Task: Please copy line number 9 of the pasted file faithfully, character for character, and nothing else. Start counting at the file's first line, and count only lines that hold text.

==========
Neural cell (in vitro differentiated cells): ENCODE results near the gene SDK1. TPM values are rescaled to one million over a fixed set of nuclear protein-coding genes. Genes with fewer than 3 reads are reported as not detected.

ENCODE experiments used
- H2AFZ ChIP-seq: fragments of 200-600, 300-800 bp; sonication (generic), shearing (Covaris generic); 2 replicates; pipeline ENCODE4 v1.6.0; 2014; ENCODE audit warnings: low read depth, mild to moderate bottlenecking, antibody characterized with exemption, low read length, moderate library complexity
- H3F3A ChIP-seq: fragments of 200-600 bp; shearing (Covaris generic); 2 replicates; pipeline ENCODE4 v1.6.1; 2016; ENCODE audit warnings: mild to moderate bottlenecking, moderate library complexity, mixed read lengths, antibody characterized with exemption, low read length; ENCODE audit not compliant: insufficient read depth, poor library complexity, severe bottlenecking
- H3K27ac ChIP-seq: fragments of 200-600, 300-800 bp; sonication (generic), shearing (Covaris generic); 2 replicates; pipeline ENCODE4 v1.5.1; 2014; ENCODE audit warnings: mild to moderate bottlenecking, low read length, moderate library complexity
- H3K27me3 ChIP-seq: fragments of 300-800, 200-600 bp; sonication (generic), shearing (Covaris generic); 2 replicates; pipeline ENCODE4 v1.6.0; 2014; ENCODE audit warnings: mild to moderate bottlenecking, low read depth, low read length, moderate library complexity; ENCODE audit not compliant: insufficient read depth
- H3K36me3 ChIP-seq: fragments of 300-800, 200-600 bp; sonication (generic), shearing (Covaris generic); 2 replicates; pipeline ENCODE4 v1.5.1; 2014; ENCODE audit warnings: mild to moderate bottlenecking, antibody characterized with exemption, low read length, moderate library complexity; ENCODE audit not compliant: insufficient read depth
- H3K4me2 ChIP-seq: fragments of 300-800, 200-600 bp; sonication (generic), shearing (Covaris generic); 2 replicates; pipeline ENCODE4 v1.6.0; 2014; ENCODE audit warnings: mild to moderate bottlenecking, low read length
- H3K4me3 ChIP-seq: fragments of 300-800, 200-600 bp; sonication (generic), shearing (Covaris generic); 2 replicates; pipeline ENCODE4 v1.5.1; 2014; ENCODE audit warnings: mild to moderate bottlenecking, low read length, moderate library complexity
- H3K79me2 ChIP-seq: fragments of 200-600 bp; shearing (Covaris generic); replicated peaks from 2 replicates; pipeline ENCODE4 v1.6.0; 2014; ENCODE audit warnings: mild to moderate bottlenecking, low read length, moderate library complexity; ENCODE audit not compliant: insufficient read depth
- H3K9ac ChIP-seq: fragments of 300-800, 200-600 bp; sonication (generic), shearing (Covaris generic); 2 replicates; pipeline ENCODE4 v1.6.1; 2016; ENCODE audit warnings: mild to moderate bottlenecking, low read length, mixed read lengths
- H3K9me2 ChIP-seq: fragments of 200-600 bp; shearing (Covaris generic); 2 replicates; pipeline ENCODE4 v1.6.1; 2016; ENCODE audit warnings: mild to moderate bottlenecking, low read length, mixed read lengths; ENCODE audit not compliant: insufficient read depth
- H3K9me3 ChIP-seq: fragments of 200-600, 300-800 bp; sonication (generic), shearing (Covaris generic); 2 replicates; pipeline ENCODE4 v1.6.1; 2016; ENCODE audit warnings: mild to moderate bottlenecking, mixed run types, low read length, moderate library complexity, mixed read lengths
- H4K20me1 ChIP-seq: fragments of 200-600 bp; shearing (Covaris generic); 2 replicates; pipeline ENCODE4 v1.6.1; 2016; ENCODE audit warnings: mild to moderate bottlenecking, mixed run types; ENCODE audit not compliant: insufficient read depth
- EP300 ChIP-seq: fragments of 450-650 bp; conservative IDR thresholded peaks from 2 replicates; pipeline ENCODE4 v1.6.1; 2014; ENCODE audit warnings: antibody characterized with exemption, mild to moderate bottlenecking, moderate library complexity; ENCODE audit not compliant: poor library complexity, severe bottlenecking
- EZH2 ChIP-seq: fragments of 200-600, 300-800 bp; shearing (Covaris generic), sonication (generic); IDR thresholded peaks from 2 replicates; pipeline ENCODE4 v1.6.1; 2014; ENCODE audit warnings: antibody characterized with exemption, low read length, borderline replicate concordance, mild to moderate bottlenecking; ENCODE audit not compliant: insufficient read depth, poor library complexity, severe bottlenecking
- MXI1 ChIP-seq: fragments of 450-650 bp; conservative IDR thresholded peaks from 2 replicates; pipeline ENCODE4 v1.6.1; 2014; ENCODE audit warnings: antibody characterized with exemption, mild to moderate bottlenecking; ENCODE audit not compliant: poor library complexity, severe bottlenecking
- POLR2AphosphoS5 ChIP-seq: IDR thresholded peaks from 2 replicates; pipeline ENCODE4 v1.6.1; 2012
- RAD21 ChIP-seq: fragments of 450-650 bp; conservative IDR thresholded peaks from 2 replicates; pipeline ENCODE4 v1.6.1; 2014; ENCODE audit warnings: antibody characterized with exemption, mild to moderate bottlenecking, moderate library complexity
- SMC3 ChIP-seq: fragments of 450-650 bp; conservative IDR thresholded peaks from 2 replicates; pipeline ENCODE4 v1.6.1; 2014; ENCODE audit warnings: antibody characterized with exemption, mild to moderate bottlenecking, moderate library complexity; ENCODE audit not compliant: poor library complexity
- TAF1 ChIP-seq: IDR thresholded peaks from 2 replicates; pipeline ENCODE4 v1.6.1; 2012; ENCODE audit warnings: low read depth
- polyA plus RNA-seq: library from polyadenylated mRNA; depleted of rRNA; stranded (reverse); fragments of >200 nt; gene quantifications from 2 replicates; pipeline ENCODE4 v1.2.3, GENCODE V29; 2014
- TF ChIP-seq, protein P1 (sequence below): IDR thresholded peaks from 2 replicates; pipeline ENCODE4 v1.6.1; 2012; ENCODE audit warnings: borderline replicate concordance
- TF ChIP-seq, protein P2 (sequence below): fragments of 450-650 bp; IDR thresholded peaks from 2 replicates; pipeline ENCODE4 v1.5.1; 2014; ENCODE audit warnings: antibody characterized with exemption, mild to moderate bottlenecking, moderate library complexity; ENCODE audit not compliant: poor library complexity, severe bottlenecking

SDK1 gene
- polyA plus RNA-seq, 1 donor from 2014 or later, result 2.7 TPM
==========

- H3K4me3 ChIP-seq: fragments of 300-800, 200-600 bp; sonication (generic), shearing (Covaris generic); 2 replicates; pipeline ENCODE4 v1.5.1; 2014; ENCODE audit warnings: mild to moderate bottlenecking, low read length, moderate library complexity